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Basic question

Discussion in 'Electronic Design' started by Jimbo, Jun 28, 2006.

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  1. Jimbo

    Jimbo Guest

    Is there a definition as to what constitutes an "isolated" vs.
    "non-isoldated" circuit? What does this really mean? This is what I
    think the definition really is:

    A system S1 has an input V1,In referenced to V2,In and an output V1,out
    referenced to V2,out whereas V1,In - V2,In has an operating limit of L1
    and V1,out - V2,out has an operating limit of L2.

    Is an isolated system a system that can have the references V2,In and
    V2,out such that |V2,In - V2,out| >> 0 and still operate properly? If
    so what value of |V2,In - V2,out| constitutes an "isolated system"?

    Does anyone know of a formal definition of an "isolated" system? I
    know that usually it's some kind of LED operating on some kind of
    photo-sensitive device, but is that what the definition is limited to?
    I don't think so because a "relay" is usually called an isolated
    circuit.
     
  2. Jimbo

    Jimbo Guest

    opps, sorry for the double post...I tried to correct a spelling error.
     
  3. Phil Allison

    Phil Allison Guest

    "Jimbo"

    ** "Isolated" usually refers to "galvanic isolation" where no
    *electrically conductive* path exists between the devices or circuits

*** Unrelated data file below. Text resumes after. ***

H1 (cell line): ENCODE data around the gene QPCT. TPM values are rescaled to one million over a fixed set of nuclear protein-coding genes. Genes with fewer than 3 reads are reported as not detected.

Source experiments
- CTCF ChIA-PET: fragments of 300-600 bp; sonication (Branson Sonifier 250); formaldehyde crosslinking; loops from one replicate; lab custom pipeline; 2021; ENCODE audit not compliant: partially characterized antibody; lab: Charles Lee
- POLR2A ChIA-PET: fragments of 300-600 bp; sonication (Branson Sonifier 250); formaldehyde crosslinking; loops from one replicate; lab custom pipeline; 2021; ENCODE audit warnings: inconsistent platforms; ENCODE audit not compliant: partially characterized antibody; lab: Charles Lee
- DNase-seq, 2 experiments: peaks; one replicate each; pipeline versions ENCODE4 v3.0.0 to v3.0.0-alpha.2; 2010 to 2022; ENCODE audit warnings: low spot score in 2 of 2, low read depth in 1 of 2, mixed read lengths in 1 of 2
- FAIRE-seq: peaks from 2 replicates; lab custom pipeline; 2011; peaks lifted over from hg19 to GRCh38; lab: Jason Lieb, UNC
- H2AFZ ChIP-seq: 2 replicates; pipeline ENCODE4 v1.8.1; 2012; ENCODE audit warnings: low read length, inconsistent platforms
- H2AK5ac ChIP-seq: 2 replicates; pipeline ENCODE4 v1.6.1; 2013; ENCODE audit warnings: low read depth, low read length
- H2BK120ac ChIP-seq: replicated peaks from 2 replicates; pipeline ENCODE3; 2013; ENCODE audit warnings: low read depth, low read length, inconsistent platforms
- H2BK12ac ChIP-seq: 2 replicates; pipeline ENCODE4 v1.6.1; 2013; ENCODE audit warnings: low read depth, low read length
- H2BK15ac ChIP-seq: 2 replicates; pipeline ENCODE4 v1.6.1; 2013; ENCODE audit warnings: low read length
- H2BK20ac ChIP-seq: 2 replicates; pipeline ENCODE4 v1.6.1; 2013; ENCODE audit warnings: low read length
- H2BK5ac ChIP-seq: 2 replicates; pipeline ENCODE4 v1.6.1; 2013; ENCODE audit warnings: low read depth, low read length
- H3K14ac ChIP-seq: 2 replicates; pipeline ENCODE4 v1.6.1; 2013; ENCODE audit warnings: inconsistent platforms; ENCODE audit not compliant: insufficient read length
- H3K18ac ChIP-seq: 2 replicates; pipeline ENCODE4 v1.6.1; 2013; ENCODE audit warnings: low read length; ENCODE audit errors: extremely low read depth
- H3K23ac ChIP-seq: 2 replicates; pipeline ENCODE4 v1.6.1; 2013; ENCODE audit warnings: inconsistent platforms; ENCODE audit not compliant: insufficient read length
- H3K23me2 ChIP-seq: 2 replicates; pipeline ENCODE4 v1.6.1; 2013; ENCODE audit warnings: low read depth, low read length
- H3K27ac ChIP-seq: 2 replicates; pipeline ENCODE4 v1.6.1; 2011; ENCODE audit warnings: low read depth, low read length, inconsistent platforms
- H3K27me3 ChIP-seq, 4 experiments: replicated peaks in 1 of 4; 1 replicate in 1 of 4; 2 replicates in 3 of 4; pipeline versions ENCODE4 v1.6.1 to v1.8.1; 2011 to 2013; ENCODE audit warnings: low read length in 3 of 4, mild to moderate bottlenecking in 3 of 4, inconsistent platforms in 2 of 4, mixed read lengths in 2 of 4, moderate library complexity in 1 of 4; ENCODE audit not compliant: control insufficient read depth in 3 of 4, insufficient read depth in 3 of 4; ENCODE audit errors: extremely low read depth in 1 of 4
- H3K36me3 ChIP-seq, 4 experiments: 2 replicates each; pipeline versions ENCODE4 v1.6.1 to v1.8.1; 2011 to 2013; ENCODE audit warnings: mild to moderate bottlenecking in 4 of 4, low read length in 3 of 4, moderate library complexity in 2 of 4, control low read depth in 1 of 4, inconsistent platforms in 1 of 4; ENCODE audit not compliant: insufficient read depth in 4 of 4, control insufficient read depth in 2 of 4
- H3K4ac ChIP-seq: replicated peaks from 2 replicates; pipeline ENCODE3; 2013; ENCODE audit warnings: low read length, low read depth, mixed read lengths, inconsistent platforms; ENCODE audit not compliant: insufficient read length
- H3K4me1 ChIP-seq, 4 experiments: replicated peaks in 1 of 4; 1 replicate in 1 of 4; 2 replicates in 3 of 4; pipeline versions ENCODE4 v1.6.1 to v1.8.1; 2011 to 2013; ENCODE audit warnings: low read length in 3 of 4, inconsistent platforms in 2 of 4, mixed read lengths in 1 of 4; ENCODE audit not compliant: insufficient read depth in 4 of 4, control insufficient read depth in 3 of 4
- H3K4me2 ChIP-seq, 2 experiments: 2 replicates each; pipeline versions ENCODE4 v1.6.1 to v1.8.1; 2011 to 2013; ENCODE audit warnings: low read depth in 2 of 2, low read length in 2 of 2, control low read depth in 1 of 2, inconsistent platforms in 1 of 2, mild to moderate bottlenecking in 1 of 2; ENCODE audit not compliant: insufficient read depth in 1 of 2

concerned.

    There is "transformer isolation", "optical isolation", "relay isolation"
    .... etc

    Using a coupling capacitor between two circuits produces " DC isolation ".

    Like most tech terms, the meaning cannot be defined OUT OF CONTEXT !!

    FORGET trying to do that !!!!




    ** Yawn.....


    ** A relay provides "galvanic isolation" between the driving and switched
    circuits.





    ........ Phil
     
  4. An isolated circuit is one that has a very high resistance to what it
    is isolated from. The contacts in a relay are isolated from the coil
    wire by the wire insulation, the bobbin the wire is wound on, and the
    insulation holding the contacts away from other things. All isolation
    has some voltage limit, above which current will take a short cut
    around the insulation and surface track or arc.
     
  5. Jimbo

    Jimbo Guest

    The reason I'm asking is because I have a circuit with two "floating"
    inputs but there is a point where the material breaks down. So,
    according to your definition this is not "isolated".
     
  6. Phil Allison

    Phil Allison Guest

    ** Google Groper Fuckwit Top Poster Alert !!



    ** Learn to post facts and describe things adequately.


    ** There ALWAYS is.

    That's why all real devices have RATINGS - you bloody FOOL


    ** You are seriously mentally defective.

    GO AWAY !!



    ........ Phil
     
  7. Jimbo

    Jimbo Guest

    Thanks for you help Phil.
     
  8. Grumps

    Grumps Guest

    So what do you need to know? Do you want a definition of isolation, or an
    explanation of why your circuit falls over?
     
  9. Guest

    Phil, you need some hard man-love to relieve your tension. Come to
    Montreal, I'll show you where to go. You might want to come here in the
    first week of August. We accept autistic Touretters like you. Bring
    condoms.
     
  10. Luhan

    Luhan Guest


    Shocking!!!!

    Luhan
     
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